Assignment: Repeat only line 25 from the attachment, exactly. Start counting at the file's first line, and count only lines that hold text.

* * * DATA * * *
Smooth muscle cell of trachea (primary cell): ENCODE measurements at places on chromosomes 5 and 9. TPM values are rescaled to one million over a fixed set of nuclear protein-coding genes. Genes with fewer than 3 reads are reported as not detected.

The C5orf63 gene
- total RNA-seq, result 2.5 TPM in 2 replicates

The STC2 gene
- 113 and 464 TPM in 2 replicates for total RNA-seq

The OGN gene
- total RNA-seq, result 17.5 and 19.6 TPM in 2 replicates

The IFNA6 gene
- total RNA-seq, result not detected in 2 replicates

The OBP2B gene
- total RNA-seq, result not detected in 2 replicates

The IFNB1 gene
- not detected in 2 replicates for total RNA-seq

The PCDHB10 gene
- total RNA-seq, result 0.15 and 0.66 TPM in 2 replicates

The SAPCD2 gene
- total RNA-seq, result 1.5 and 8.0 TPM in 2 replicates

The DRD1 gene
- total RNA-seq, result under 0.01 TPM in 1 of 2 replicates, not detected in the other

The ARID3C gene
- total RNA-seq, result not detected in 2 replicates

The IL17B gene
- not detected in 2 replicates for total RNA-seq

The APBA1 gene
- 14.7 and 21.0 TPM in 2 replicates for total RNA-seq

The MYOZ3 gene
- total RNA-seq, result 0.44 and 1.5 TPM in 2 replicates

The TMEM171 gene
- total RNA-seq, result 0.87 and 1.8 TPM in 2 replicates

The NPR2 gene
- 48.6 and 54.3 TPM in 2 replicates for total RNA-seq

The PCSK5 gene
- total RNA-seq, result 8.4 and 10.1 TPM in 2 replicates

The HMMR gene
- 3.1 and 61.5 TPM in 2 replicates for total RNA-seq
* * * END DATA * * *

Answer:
- 14.7 and 21.0 TPM in 2 replicates for total RNA-seq